One of the complaints you often hear about biopics is that they don’t get the facts right. They take too many liberties with the source material and distort their subjects so much that it becomes a disservice to the individual. And while this is true in some circumstances (“A Beautiful Mind” (2001) for instance), it is unrealistic to expect biographical truth from any film. The human life is too complex, too nuanced, too multi-dimensional to completely capture in two hours. All we can expect is a dramatization that captures the spirit of the individual. And that is the key word: drama. So it is with “Steve Jobs”, the latest biopic of the famed computer whiz, directed by Danny Boyle and written by Aaron Sorkin.
Jobs, played brilliantly by Michael Fassbender, is presented as a megalomaniac, running over anyone who doesn’t follow his lead. The real Jobs’ widow attempted to shut down the production of the film because of its harsh portrayal, but there is no denying that just based on the facts of the man’s life, his refusal to recognize his daughter, his firing and return to Apple and his strained relationship with co-inventor Steve Wozniak, that the man was no saint. The film expertly captures the dark nature of the booming computer business from the 1980s into the 1990s, and Jobs represents the struggle at the top of the food chain, the man who refuses to be swept aside, who knows that his vision is the only one that can bring about the revolution the world deserves. So while he is indeed a jerk, he is also an icon that has transformed the world, and the film views him as such.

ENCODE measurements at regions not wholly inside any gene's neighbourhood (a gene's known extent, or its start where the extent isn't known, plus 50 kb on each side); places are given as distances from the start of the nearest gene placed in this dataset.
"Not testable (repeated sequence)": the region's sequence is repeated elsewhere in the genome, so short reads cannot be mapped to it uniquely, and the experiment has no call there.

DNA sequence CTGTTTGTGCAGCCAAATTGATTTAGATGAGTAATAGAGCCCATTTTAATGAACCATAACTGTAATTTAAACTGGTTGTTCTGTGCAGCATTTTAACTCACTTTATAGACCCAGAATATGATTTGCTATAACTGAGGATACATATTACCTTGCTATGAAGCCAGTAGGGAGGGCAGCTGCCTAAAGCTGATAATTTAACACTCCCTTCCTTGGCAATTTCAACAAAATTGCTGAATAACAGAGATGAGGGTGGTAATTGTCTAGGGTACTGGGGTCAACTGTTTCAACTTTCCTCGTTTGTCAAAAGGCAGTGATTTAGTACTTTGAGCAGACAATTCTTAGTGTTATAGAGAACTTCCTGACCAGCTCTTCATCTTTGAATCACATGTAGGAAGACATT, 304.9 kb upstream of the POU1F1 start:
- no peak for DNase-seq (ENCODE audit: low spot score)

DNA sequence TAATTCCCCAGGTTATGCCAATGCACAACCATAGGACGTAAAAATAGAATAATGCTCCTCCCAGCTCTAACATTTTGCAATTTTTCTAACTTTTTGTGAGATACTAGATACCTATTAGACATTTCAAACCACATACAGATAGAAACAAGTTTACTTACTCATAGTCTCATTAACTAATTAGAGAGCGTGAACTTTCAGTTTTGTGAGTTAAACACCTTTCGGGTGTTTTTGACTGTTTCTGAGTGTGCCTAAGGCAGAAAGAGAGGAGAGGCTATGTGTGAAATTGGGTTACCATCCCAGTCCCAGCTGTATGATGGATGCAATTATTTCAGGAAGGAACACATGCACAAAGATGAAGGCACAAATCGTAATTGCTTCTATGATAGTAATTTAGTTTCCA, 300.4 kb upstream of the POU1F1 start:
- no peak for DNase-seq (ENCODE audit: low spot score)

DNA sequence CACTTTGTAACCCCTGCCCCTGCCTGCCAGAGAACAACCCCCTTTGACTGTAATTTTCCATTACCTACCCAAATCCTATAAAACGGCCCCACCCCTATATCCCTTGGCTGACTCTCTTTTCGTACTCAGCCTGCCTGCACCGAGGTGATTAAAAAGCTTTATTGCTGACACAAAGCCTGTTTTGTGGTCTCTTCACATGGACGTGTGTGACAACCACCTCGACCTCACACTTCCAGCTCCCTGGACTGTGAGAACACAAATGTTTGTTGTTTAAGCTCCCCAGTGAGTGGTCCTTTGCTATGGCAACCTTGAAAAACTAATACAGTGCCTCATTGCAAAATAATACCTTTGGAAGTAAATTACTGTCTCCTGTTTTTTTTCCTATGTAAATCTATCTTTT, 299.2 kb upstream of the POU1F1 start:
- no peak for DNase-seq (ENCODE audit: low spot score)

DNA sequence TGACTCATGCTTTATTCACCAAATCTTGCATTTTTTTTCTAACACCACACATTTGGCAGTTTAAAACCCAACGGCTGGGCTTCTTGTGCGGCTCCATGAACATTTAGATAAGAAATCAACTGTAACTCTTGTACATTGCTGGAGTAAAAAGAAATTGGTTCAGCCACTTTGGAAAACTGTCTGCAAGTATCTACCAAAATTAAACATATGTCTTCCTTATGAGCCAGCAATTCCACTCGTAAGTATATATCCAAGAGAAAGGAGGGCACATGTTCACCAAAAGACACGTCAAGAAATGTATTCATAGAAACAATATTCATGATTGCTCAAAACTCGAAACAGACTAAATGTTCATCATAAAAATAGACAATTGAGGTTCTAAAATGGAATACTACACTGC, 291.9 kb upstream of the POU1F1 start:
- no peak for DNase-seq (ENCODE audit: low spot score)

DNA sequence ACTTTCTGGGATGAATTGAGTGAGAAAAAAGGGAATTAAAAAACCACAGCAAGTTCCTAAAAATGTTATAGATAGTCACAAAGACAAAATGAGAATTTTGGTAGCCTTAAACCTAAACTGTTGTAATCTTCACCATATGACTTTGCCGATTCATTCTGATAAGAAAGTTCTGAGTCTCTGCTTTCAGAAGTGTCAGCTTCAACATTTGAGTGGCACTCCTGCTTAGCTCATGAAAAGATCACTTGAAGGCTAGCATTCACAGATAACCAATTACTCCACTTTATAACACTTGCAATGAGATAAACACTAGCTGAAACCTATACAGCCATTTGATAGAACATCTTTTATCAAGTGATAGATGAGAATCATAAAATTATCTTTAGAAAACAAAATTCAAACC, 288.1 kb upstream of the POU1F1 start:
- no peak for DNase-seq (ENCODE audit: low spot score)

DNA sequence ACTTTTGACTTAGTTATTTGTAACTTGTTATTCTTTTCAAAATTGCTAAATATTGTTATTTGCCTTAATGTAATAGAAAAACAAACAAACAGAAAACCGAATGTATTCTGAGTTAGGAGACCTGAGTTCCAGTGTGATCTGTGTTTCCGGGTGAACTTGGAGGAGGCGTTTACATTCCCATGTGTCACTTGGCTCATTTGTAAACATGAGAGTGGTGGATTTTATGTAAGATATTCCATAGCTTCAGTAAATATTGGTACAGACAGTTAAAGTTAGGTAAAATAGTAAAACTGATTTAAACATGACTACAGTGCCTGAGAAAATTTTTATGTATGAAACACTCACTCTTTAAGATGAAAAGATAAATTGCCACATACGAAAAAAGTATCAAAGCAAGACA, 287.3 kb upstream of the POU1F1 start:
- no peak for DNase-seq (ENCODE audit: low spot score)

The film is structured in three specific acts, each featuring the debut of a new Jobs’ product: the Macintosh in 1984, the NeXT cube in 1988 and the iMac in 1998. The same characters keep appearing in these scenes as well, each helping to peel back a layer of Jobs: Kate Winslet as Joanna Hoffman, Seth Rogen as Steve Wozniak, Jeff Daniels as John Sculley, Michael Stuhlbarg as Andy Hertzfeld, Katherine Waterston as Chrisann Brennan and three different actresses (Perla Haney-Jardine, Ripley Sobo and Makenzie Moss) playing Jobs’ daughter, Lisa.
Jobs spends the film arguing with those around him, taking credit for things he likes, bashing things he doesn’t, using people as a means to an end. He mentions during one of his fights with Wozniak that, “Musicians play their instruments. I play the orchestra.” He is the conductor of the computing world, pushing everyone he knows to reach the apex of technological perfection. And with tried and true Sorkin-esque dialogue, it is an impressive display of barbs, quips and put downs.
This is not to say the film does not have issues. It goes by so fast sometimes that it is difficult to keep up. Jobs borders so heavily on unlikable that many may simply lose compassion in the man (though his personal drive makes him endlessly interesting). And there is not a complete conclusion, the third act ending abruptly on a somewhat predictable note.
But Sorkin, Boyle and Fassbender are all at the top of their game. It is a moving, heartfelt film that illuminates one of the 20th century’s most interesting individuals. We are still in the midst of the technological revolution, but no one has yet to take the baton from our previous conductor.